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Lisaveta Ramotar Talks About the 5 Biggest Social Security Mistakes People Make

With expertise in finance and investment management, Lisaveta Ramotar says she is frequently sought after for advice. “Most of the people I know are in the planning stages — planning for retirement over the next 5-10 years,” she adds.


Lisa RamotarLisa Ramotar finds that especially in the United States, many have questions about Social Security, Lisa says, that this makes Social Security an important part of proper retirement planning. “It’s good to start planning early”, Lisa Ramotar adds. Without a proper plan in place, there is no telling what would become of a person’s retirement plans. Here, Lisaveta Ramotar talks about the 5 biggest mistakes she sees people making regarding their Social Security benefits.

“Probably the biggest mistake I know of, and it happens all over the world with similar systems, is the time people file for Social Security”, Lisaveta Ramotar says. “Many people hit the age of 62 and get excited because they can get this extra money from the government”, she says. She points out that a person’s social security check could be larger if they wait for that income for another 3 – 4 years.

Compounding that problem is drawing Social Security at the age of 62 and continuing to work, Lisa Ramotar points out.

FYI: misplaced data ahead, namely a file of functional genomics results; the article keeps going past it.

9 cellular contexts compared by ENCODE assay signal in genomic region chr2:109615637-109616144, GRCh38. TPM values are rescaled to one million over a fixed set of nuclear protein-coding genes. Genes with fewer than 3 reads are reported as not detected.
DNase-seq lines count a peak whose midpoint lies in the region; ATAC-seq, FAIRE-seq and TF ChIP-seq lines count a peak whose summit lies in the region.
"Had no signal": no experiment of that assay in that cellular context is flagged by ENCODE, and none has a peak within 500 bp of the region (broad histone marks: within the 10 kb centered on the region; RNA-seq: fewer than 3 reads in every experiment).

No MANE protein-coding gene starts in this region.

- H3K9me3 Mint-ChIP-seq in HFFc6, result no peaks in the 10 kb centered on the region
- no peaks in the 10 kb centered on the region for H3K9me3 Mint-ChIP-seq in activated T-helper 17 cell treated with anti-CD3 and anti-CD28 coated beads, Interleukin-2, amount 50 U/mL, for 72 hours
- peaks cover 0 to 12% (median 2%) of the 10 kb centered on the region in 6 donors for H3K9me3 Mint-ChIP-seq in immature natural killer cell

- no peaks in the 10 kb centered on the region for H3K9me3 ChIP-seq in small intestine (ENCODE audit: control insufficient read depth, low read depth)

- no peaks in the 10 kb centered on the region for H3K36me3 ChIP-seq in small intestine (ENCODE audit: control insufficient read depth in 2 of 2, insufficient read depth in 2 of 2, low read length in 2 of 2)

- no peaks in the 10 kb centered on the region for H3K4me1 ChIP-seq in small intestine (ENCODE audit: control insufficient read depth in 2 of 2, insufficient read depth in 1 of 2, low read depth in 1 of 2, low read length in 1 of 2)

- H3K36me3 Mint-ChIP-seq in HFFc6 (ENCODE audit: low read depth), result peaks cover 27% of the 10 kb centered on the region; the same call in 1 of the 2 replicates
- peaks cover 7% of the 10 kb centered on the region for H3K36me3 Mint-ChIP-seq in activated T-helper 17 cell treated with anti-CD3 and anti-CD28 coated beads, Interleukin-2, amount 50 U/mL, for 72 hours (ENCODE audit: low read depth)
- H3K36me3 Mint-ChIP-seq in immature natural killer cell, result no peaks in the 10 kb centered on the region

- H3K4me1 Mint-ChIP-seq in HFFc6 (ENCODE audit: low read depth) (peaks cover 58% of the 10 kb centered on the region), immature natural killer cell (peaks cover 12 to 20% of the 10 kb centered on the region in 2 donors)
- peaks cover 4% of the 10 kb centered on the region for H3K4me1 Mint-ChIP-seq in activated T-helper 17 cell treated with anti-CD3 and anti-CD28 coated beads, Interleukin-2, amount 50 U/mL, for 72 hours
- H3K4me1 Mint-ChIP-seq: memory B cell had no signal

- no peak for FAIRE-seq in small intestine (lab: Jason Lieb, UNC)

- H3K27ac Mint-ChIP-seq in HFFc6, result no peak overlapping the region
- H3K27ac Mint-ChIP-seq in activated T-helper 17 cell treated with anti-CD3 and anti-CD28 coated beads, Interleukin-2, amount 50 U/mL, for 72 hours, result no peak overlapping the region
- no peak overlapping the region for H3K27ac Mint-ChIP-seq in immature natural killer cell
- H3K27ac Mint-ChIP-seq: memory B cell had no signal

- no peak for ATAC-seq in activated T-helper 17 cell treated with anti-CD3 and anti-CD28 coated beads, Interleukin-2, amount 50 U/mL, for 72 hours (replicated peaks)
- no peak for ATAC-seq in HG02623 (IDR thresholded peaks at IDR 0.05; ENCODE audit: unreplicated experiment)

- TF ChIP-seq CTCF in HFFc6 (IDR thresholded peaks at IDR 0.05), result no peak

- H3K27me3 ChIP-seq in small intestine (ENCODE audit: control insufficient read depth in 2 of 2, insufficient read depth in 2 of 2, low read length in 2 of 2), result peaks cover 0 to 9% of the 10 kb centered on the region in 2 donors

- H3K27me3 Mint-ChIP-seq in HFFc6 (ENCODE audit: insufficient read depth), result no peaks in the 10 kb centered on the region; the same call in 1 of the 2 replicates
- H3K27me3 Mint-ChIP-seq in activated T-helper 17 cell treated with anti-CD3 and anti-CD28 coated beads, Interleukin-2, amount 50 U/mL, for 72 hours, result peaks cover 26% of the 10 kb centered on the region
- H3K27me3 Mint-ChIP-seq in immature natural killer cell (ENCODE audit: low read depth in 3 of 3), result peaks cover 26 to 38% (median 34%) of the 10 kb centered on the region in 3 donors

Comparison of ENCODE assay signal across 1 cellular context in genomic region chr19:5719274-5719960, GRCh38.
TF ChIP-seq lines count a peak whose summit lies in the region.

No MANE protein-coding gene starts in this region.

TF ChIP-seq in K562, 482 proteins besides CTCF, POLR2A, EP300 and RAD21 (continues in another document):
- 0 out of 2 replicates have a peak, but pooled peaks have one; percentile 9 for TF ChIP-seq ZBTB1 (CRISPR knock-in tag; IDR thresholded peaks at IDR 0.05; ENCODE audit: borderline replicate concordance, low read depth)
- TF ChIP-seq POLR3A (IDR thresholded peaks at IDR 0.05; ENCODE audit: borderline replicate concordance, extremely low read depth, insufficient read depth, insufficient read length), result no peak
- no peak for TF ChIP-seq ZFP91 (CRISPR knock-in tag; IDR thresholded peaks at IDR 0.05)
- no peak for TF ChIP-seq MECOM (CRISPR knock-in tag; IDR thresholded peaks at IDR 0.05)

Lisaveta Ramotar adds that there is a penalty of one dollar for every two dollars earned over a certain threshold. “While you will have this withheld income averaged back once you hit full retirement age, it still will cut into your checks and reduce your income even further”. Lisa Ramotar says talking to a good financial planner can help an investor avoid some of these mistakes.

“Another mistake I see all the time is that people stop working early”, she says. “If you stop working let’s say around the age of 60, you’re going to have some years before you can get your full retirement”, she explains. Since Social Security averages the highest paying 35 years of a person’s life, if a retiree does not have that full 35 years, then the amount for those years that are missing will be zero. Lisaveta Ramotar says that that would bring the average down significantly, and it affects the amount of income available at retirement.

“One other mistake I hear of from time to time is that some people believe they need to wait until age 70 to maximize their income, Lisaveta Ramotar says.

This just is not the case anymore when one considers spousal benefits, she explains. In fact, spousal benefits will not increase like the regular benefits should a person choose to wait, she stresses. “It’s a matter of planning it out and making sure you stick to the plan”, Lisa Ramotar says.

Finally, Lisaveta Ramotar says what a lot of people do not know, and are surprised at is that their Social Security benefits are taxed. “The Federal Government always taxes your Social Security”, she says, but there are a handful of states that do not tax those benefits. Those are places a retiree could be enjoying state-tax-free benefits and could be considered if there are plans to move after retirement, she says.

Of course, this information could change at any time, she adds, so “I definitely recommend these things as some of the topics you’ll want to discuss with your own financial planner to see how you’re affected”.

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